Find someone to keep you honest
When you work for yourself, you lose that support network you might have had at the old 9 – 5 job. But having a trusted business connection or two with whom you can sit and whine, talk about goals and aspirations, and someone who will give you honest feedback and set your feet back on earth (or cool down the fires) is essential. Sure, some of this can happen with a mentor, but I’m talking Thirsty Thursday chatter, kick back and have a Whiny Wednesday, make it through the week and laugh at the bumps and bruises that happened on the way (either weekly, monthly, or whatever works). Self-employed can mean everything you do comes home with you (especially when “work” is at home). Find someone you can grab a coffee or drink with, kick back, and check-in. It’s important. They’re not going to solve all your problems. But they can help you get perspective on what’s really happening with your business. Believe it or not, there’s one company who actually provides guidance for what they call Dream/Gripe Sessions and it’s a way to build creativity and provide a fresh perspective. Why not develop that into a work relationship that gives you an outlet and a breath of fresh air?
Find your happy
Figure out what “reward” means to you. Because when reward and recognition time comes around in the self-employed world, unless you’re winning a Nobel Peace Prize or a particular industry award, you’ll be recognizing yourself. But don’t get caught up in thinking that’s not important. Setting goals, then celebrating those goals is critical. As I mention above, celebrate your wins, even small ones. Maybe determine a cash bonus if you meet a certain sales level. Maybe give yourself an extra day off (a proper day off, not one where you take calls and texts all day) if you hit a goal. But find out what you, personally, value. A day off isn’t necessarily it. But you deserve something that works for you personally.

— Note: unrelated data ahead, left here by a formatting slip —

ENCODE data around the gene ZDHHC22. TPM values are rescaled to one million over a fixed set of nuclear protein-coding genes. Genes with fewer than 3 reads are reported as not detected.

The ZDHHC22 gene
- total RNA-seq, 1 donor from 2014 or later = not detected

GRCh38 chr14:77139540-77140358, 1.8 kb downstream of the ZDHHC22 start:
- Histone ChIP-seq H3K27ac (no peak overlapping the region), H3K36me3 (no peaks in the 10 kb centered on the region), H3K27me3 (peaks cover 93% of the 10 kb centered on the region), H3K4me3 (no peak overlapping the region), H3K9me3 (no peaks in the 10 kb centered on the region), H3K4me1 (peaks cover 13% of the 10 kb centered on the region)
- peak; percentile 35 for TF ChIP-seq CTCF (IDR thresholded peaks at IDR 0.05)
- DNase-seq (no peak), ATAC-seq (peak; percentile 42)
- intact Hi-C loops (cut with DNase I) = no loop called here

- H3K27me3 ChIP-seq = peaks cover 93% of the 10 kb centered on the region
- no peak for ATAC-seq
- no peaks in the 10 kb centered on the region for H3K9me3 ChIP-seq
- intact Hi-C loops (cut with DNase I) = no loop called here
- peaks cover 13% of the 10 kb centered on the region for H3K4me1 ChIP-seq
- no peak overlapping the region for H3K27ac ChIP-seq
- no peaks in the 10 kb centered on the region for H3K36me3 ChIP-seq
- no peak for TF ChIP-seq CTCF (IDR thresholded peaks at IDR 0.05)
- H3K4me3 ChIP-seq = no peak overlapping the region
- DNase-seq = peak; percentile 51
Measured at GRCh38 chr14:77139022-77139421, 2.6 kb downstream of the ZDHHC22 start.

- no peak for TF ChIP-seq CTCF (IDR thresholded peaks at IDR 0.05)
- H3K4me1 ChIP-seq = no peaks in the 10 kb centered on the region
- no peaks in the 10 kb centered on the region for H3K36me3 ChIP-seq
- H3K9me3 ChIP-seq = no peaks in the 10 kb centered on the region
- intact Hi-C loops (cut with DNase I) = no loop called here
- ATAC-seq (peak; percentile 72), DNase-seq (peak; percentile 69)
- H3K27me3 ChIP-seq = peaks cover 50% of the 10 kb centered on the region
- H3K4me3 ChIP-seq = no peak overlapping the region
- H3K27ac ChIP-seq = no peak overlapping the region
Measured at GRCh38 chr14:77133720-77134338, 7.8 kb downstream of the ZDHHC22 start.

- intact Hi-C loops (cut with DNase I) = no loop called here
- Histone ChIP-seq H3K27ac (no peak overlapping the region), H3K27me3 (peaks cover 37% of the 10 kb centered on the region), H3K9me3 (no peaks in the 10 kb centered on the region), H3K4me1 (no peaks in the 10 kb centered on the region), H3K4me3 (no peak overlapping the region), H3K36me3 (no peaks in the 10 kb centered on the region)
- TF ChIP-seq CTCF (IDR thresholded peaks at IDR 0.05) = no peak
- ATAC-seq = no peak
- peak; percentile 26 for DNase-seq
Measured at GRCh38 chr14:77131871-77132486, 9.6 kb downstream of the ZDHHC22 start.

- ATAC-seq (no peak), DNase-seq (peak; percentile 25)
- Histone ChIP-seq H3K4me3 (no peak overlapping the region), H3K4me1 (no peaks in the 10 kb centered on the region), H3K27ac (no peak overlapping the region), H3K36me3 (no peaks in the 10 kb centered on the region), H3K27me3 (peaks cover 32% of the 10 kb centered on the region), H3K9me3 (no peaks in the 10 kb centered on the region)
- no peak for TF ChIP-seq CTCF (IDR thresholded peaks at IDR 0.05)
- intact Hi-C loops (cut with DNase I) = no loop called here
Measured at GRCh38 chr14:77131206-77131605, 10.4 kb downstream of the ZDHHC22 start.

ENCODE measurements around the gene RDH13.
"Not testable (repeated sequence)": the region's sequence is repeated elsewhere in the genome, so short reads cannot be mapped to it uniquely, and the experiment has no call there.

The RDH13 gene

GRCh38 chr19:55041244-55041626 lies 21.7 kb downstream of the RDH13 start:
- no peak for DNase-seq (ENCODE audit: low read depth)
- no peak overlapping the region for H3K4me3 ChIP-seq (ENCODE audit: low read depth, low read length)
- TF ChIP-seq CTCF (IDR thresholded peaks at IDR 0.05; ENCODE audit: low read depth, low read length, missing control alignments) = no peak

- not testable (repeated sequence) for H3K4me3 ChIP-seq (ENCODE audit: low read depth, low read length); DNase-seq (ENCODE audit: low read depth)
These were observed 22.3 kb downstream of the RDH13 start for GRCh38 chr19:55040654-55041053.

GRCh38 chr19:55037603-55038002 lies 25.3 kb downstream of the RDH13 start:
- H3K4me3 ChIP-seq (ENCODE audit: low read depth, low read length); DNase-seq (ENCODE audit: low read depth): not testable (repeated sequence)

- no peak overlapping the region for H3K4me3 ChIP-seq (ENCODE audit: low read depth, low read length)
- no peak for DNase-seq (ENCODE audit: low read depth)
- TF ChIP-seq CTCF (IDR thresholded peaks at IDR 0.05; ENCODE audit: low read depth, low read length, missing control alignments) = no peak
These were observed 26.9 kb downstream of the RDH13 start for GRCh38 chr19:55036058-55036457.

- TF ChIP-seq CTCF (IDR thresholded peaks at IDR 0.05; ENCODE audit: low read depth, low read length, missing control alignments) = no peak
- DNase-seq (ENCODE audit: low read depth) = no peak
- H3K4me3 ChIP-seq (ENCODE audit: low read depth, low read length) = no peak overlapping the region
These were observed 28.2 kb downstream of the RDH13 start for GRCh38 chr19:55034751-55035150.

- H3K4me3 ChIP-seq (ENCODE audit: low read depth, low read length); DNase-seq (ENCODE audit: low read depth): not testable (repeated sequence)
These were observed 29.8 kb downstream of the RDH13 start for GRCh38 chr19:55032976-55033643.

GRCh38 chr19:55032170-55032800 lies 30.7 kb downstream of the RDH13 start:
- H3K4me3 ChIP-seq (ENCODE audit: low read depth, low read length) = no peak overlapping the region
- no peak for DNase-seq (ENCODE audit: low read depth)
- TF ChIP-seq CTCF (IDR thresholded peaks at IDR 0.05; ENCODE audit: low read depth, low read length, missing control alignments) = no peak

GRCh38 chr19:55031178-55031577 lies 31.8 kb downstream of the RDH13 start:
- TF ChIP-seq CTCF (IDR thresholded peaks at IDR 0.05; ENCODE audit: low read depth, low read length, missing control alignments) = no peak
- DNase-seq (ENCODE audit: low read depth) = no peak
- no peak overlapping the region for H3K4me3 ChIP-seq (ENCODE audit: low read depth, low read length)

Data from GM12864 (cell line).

Make Recognition and Motivation Unique to You
Consider what motivates you each day. Does music do it? Do motivational posters help? In one job I had, a creative wall display of progress got me focused each morning as I updated my progress towards short-term goals. In one job, it was a tree, and leaves were added for each acquisition of a client. At another, my team got majorly motivated when we put a 3 D reproduction of our building up on the wall with dark windows lining the front. With each week that goals were met, one window was lit. The excitement as we started lighting up that last row of windows was palpable. Top performers received a desk lamp… It sounds weird, maybe a bit childish, but it worked for that group. Find what works for you, and don’t overlook it. We all deserve recognition, even if we’re giving it to ourselves.
Work doesn’t have to feel like work. But it isn’t always relaxing and fun. As mentioned before, every business hits a snag or a challenge. Some may be planned. Some may be unexpected. But as a business owner, no matter the size, it’s your responsibility to manage it and not let it get you down (or shut you down). Owning your own business can be very rewarding, exciting, and a road to a successful and rewarding career. But its also all up to you. Setting yourself up for failure by quitting a regular full-time job so you’re forced to go it alone isn’t fair to you, your business, or your family. Give yourself a solid chance by doing your homework and developing a plan for when you’ll know it’s time to set out on your own. Turning your hobby or side hustle into a full-time business is possible, but there’s more to it than just jumping into the deep end. And for some, you may find that keeping a side hustle a side hustle is what works for you. Whatever you choose. Good luck!
« Return to "Money Talk Blog"Go to main navigation